A food truck love affair: Ottawa’s first annual food truck rally
Hilary Duff (blog/Twitter) lived in Ottawa for four fantastic years while getting her journalism degree at Carleton University. She moved to northern Ontario in mid-2011 to work as a reporter with CBC Radio in Sudbury, but is continuing to foster her love of Ottawa from afar.
Facebook pinged at me, half a year ago.
I toggled my mouse over the notifications icon.
“So-and-so has asked you to like their page “Ottawa Food Truck Rally.”
At that moment, my stomach growled and my salivary glands awoke.
I’ve been fixated on the idea of this food truck rally ever since.
First, a disclosure and a reflection on times past:
As the description at the beginning of this post says, I no longer live in Ottawa. But my geographical distance hasn’t stopped me from continuing to kindle my love for this city’s burgeoning food scene, especially as it applies to food trucks.
When I moved from Ottawa almost a year-and-a-half ago, Ottawa’s food truck scene was only sort of a thing. Stone Soup Foodworks was scooping bowls of delicious, steaming comfort food in limited parts of the city. The mobile truck portion of B. Goods Bakery was keeping me happy and cookie-filled at festivals. And The Merry Dairy was just hitting the pavement for its first summer season, taunting me with its every online location update.
The local media (including myself, at the time), would occasionally post updates about how the city wasn’t issuing any new food truck licenses.
And then, it did. My heart exploded with joy, collectively with many in my beloved former city.
This food truck rally means things have come a long way, and it was so worth driving six hours south to be a part of the day.
So, let’s actually talk about this first annual Ottawa Food Truck Rally, shall we?
The logistics were this: 11 food trucks and a few food carts were parked in a lot at the corner of Norman and Priscilla streets in Little Italy. Once through the gates, people bought food tickets, which in turn could be exchanged for the delicious offerings from the trucks.
And how cool is this? The proceeds of the festival went to the Ottawa Community Housing Foundation so they could create a scholarship. That scholarship is to provide current and future tenants the chance to attend the Culinary Arts program at Algonquin College.
I signed up to volunteer for the event early on, and convinced (without too much difficulty) my friend Ella to help out alongside.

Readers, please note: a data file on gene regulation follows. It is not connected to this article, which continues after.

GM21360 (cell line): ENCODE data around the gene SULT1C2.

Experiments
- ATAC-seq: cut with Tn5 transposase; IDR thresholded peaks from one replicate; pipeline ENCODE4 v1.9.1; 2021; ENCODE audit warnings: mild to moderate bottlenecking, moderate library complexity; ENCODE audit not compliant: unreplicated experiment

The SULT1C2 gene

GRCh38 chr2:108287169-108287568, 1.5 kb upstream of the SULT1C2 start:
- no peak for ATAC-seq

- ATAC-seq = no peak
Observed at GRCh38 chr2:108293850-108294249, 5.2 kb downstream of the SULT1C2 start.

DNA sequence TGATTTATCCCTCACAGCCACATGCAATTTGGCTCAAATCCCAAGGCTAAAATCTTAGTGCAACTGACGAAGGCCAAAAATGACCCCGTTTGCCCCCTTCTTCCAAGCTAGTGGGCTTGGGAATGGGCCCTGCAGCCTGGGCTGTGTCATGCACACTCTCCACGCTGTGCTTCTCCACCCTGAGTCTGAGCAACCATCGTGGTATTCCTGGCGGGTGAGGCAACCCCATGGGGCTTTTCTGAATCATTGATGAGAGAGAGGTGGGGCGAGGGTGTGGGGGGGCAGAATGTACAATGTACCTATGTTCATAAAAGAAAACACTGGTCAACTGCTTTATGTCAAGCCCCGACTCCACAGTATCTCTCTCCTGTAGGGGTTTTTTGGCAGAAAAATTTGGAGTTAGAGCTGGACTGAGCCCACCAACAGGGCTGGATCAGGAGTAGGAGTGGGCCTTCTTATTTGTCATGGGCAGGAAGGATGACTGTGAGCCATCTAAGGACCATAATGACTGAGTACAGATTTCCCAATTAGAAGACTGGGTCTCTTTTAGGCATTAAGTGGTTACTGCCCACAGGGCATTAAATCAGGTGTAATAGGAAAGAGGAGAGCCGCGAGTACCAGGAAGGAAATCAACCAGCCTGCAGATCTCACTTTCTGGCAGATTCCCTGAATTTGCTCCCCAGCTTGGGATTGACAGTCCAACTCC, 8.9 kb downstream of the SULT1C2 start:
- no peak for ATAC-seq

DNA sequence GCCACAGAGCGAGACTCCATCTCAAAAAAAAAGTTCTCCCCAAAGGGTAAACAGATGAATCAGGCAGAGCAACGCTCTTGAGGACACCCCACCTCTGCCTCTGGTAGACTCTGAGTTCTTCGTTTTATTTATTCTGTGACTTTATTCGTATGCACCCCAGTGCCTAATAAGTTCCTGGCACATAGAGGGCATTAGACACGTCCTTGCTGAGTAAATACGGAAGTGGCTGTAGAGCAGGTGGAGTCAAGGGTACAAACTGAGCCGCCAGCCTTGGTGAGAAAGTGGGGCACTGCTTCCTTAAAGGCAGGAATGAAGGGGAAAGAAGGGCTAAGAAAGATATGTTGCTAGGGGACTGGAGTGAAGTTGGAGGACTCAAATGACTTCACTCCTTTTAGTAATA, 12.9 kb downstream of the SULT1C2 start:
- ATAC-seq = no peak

Ella and I were gatekeepers for the rally, meaning we were the two girls frantically grasping and pressing metal devices that looked like a cross between a bike bell and a combination lock. It was our job to use the clickers to record everytime someone walked through the front gates, which was about every second for the entirety of the event. We also became pseudo ‘bouncers’ at the gate, working crowd control and looking incredibly intimidating.
“Crowd control” also meant I could chat (using a very stern voice, of course) with people as they were waiting to get in. My favourite exchange was with a guy who told me his friend had been at the rally earlier in the day, but had since left after enthusiastic sampling led to heartburn. Little did I know I would be facing the same predicament just hours later.
Other than helping launch what I know will be a successful event for years to come, there were a few selfish perks brought about through volunteering. Namely, food tickets, as well as free entrance to the entire rally. On our break, Ella and I wandered the parking lot, taking in the sights, smells, and tastes of the festival.
Food truck gatherings are great for this mingling of cuisines. Where else can you munch on icing sugar-dusted beignets while waiting for a dosa (South Indian crepe)? Not to mention the simple pleasure gleaned from standing on your tippy toes to watch freshly chopped cilantro and spices be sprinkled on your food. There’s nothing quite like that ‘prepared fresh on board’ flavour.
Ella and I had our first food truck taste at Pizza e Panini, where we split a margherita pizza and a prosciutto pizza covered with a bed of arugula. There was also my personal favourite of the day (due to both taste and ridiculousness of concept) – pulled pork on a freshly made waffle, courtesy of the folks at Bytown Bayou.
As the clock approached 4 p.m., some trucks began selling out. Ella and I finished clicking in attendees and, perhaps predictably, we found ourselves in search of more food.
Satisfied festival goers generously handed out their remaining tickets to friends, and Ella and I found ourselves in possession of 10 more tickets. Food coma be damned, those tickets were not going to waste. We giggled, pulled up our pants a little higher, and headed back into multiple food lines.
Our second feast of the afternoon was highlighted by a plate full of sriacha-drizzled slaw from the Gongfu bao cart, caramel-filled ice cream from The Merry Dairy, and tender beef skewers from Angry Dragonz (a dish that eventually won the best of the day).
We took our final servings across the street and sat on the steps of a government building. We unabashedly undid the top button of our pants and sat back into the afternoon shade, avoiding what we knew was going to be a well-needed, but sleepy ride home.
Congratulations to Sharif Virani, Christa Allevato, the OCH Foundation and everyone else for such a successful first event!
I’m in Ottawa for the next few days, and am seriously considering a solo food truck crawl on my bike.
I’m hoping I can make volunteering at this rally an annual tradition.
Next year, I’ll bring the stretchy pants.
Did any of you swing by the Ottawa Food Truck Rally last Saturday? What did you think? We’d love to hear about your favourite dish!